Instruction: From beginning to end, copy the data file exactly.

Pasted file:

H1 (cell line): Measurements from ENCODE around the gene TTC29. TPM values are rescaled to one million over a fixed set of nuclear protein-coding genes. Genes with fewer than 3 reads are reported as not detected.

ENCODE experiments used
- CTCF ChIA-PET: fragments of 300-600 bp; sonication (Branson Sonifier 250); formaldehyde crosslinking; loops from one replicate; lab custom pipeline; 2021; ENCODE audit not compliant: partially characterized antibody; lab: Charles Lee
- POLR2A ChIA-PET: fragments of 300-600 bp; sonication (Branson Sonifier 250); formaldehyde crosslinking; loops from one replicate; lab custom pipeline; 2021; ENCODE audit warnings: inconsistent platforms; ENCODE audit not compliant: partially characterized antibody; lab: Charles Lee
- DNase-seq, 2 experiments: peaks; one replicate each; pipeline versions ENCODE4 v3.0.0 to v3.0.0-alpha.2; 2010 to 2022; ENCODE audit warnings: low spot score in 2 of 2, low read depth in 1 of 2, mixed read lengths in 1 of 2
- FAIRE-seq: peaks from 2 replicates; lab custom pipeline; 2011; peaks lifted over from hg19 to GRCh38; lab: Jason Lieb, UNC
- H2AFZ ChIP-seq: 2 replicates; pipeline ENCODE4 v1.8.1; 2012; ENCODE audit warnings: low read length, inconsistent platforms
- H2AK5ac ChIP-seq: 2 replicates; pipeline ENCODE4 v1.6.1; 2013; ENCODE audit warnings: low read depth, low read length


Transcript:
H1 (cell line): Measurements from ENCODE around the gene TTC29. TPM values are rescaled to one million over a fixed set of nuclear protein-coding genes. Genes with fewer than 3 reads are reported as not detected.

ENCODE experiments used
- CTCF ChIA-PET: fragments of 300-600 bp; sonication (Branson Sonifier 250); formaldehyde crosslinking; loops from one replicate; lab custom pipeline; 2021; ENCODE audit not compliant: partially characterized antibody; lab: Charles Lee
- POLR2A ChIA-PET: fragments of 300-600 bp; sonication (Branson Sonifier 250); formaldehyde crosslinking; loops from one replicate; lab custom pipeline; 2021; ENCODE audit warnings: inconsistent platforms; ENCODE audit not compliant: partially characterized antibody; lab: Charles Lee
- DNase-seq, 2 experiments: peaks; one replicate each; pipeline versions ENCODE4 v3.0.0 to v3.0.0-alpha.2; 2010 to 2022; ENCODE audit warnings: low spot score in 2 of 2, low read depth in 1 of 2, mixed read lengths in 1 of 2
- FAIRE-seq: peaks from 2 replicates; lab custom pipeline; 2011; peaks lifted over from hg19 to GRCh38; lab: Jason Lieb, UNC
- H2AFZ ChIP-seq: 2 replicates; pipeline ENCODE4 v1.8.1; 2012; ENCODE audit warnings: low read length, inconsistent platforms
- H2AK5ac ChIP-seq: 2 replicates; pipeline ENCODE4 v1.6.1; 2013; ENCODE audit warnings: low read depth, low read length